Among the stories of Rabbi Judah Loew ben Bezalel there are many tales of wonder, wit and wisdom. But one of the strangest has to be the story of the Golem of Prague. In the time of the Emperor Rudolf II, the Jewish community of Prague suffered great persecution. Each Passover, the Jewish Quarter lived in fear of pogroms, the pretext for these being the notorious blood-libel – the slanderous rumour that Jews used the blood of Christian children to bake the matzos, the unleavened Passover bread. The Emperor could not, or would not, protect the community. So the Maharal made a Golem, a man-made man, from the clay of the Vltava river, to protect the community in times of trouble: a Golem upon whose forehead was written the Hebrew word emet, meaning truth; a Golem who had the unutterable Name of the Most High on a parchment placed upon his tongue – giving him just life enough to obey his human creator, but no other sense of right or wrong.
Each night Rabbi Loew removed the Name of the Most High from the Golem’s tongue, and he slept.
But one night – so some stories say – Rabbi Loew forgot to remove the Name …
My bubbe would often say that every Jewish child was told the story of the Golem of Prague. She would always finish by telling me: He sleeps beneath the leaves – until we need him. When I was a little girl I would spend hours kicking up the leaves in the forest, hoping to find him. What little girl doesn’t need a knight in clay armour? But I never found him.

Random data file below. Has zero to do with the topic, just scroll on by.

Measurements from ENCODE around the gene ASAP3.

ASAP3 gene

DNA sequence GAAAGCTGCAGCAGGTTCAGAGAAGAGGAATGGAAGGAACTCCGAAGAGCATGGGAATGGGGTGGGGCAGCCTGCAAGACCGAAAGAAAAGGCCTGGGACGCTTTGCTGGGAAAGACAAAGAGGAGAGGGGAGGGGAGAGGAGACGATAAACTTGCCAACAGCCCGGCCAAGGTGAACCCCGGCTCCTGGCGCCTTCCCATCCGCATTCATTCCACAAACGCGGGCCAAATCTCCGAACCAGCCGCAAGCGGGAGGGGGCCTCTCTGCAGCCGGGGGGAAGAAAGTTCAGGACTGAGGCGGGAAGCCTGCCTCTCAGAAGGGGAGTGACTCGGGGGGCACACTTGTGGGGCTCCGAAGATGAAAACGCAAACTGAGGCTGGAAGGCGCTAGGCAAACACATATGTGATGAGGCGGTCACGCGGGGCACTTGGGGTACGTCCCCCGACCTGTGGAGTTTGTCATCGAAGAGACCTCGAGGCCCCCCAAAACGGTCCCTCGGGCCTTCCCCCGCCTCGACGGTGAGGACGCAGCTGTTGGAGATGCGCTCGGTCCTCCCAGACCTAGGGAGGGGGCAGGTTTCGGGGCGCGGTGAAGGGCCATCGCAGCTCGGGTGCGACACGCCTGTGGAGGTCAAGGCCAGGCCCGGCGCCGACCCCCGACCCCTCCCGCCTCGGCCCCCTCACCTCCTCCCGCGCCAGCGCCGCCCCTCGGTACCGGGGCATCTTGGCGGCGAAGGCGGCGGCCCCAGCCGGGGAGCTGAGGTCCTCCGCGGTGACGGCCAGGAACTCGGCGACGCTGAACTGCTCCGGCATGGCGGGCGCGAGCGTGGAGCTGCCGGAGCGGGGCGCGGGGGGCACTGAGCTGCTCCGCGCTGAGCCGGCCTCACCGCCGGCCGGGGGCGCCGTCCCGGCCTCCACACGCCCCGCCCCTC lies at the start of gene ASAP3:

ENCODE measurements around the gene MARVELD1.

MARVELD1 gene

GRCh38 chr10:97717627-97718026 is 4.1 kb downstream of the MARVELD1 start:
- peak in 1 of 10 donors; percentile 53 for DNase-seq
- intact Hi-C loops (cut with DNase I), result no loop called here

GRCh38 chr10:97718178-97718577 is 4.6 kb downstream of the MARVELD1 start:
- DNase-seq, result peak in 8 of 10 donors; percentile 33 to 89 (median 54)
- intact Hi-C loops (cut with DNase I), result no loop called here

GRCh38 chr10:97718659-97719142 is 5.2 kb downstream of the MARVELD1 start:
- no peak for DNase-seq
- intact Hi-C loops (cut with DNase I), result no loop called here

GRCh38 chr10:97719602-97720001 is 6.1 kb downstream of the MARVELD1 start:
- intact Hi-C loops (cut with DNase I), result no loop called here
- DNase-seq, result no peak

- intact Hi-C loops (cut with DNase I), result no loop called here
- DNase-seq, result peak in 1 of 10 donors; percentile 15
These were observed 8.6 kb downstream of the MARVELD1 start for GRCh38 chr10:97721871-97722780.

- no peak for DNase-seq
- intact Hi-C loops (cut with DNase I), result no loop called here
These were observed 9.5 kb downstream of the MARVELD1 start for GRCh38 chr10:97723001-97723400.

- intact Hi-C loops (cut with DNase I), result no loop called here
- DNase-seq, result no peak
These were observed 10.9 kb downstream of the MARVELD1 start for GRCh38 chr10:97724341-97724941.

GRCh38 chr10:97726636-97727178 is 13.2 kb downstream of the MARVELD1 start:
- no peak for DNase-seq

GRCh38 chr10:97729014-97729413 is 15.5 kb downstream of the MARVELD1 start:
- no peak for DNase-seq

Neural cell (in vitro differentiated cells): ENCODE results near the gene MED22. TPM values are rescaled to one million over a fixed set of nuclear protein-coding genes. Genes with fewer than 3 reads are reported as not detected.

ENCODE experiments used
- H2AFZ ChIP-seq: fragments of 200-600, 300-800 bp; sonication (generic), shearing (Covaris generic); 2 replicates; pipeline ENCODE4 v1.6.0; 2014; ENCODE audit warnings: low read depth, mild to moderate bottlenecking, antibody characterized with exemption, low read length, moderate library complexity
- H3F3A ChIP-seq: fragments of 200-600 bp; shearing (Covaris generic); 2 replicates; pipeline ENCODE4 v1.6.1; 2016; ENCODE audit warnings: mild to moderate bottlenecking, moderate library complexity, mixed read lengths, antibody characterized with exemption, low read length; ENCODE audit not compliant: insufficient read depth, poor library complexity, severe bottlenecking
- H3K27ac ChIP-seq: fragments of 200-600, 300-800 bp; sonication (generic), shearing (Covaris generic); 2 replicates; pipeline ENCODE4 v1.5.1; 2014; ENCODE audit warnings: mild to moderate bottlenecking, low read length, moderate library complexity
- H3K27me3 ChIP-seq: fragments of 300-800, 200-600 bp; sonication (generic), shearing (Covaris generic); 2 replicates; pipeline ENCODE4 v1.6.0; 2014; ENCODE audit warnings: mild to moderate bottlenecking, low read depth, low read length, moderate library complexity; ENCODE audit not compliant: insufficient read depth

Years later, I realized that I had probably mistaken her point. I had always thought my bubbe had meant leaves from trees, but for her the leaves were pages of books and scrolls. For according to one legend the Golem sleeps in the attic of the synagogue in Prague, where the old books were stored. She had been telling me that the Golem lies asleep beneath old words.
And so I think he may.
This story of The Golem will be followed by a short-break before a half-hour or so conversational discussion about the Drut’syla storytelling tradition.
“You hear people talking about the storytelling revival, but in Jewish culture it never died. From the age of four I lived and breathed the tales of my childhood, unaware that there was anything unusual. I thought this was quite normal and that all storytellers had this background … It was quite routine for me to fall asleep at night listening to songs and stories in English, Yiddish, Hebrew, Dutch and Turkish – a wonderful colourful mix,” Shonaleigh.
Llangwm Village Hall, Llangwm
5:00 pm – 6:00 pm followed by a short break after which Shonaleigh will talk about the Drut’syla storytelling tradition